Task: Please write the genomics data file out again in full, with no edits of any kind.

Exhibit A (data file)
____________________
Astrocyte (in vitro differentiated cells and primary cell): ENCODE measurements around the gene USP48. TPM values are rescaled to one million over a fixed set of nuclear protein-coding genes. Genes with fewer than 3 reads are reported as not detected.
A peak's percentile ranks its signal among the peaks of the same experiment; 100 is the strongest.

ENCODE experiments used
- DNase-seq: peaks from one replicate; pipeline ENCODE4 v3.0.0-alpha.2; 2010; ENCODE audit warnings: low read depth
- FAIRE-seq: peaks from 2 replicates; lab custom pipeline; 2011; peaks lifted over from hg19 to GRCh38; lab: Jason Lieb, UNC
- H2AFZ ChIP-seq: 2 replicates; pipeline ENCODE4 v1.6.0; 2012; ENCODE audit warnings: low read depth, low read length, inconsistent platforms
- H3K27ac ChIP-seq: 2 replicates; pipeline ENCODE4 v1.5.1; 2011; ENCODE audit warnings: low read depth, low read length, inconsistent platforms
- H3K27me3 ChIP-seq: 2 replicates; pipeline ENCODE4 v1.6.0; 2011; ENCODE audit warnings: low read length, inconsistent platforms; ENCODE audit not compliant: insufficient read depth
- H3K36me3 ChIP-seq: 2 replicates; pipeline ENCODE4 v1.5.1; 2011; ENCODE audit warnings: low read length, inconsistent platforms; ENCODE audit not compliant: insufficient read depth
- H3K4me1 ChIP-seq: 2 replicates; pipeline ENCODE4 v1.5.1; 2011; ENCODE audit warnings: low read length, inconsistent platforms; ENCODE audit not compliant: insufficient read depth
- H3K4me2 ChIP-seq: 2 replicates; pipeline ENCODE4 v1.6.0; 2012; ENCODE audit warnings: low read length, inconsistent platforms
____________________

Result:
Astrocyte (in vitro differentiated cells and primary cell): ENCODE measurements around the gene USP48. TPM values are rescaled to one million over a fixed set of nuclear protein-coding genes. Genes with fewer than 3 reads are reported as not detected.
A peak's percentile ranks its signal among the peaks of the same experiment; 100 is the strongest.

ENCODE experiments used
- DNase-seq: peaks from one replicate; pipeline ENCODE4 v3.0.0-alpha.2; 2010; ENCODE audit warnings: low read depth
- FAIRE-seq: peaks from 2 replicates; lab custom pipeline; 2011; peaks lifted over from hg19 to GRCh38; lab: Jason Lieb, UNC
- H2AFZ ChIP-seq: 2 replicates; pipeline ENCODE4 v1.6.0; 2012; ENCODE audit warnings: low read depth, low read length, inconsistent platforms
- H3K27ac ChIP-seq: 2 replicates; pipeline ENCODE4 v1.5.1; 2011; ENCODE audit warnings: low read depth, low read length, inconsistent platforms
- H3K27me3 ChIP-seq: 2 replicates; pipeline ENCODE4 v1.6.0; 2011; ENCODE audit warnings: low read length, inconsistent platforms; ENCODE audit not compliant: insufficient read depth
- H3K36me3 ChIP-seq: 2 replicates; pipeline ENCODE4 v1.5.1; 2011; ENCODE audit warnings: low read length, inconsistent platforms; ENCODE audit not compliant: insufficient read depth
- H3K4me1 ChIP-seq: 2 replicates; pipeline ENCODE4 v1.5.1; 2011; ENCODE audit warnings: low read length, inconsistent platforms; ENCODE audit not compliant: insufficient read depth
- H3K4me2 ChIP-seq: 2 replicates; pipeline ENCODE4 v1.6.0; 2012; ENCODE audit warnings: low read length, inconsistent platforms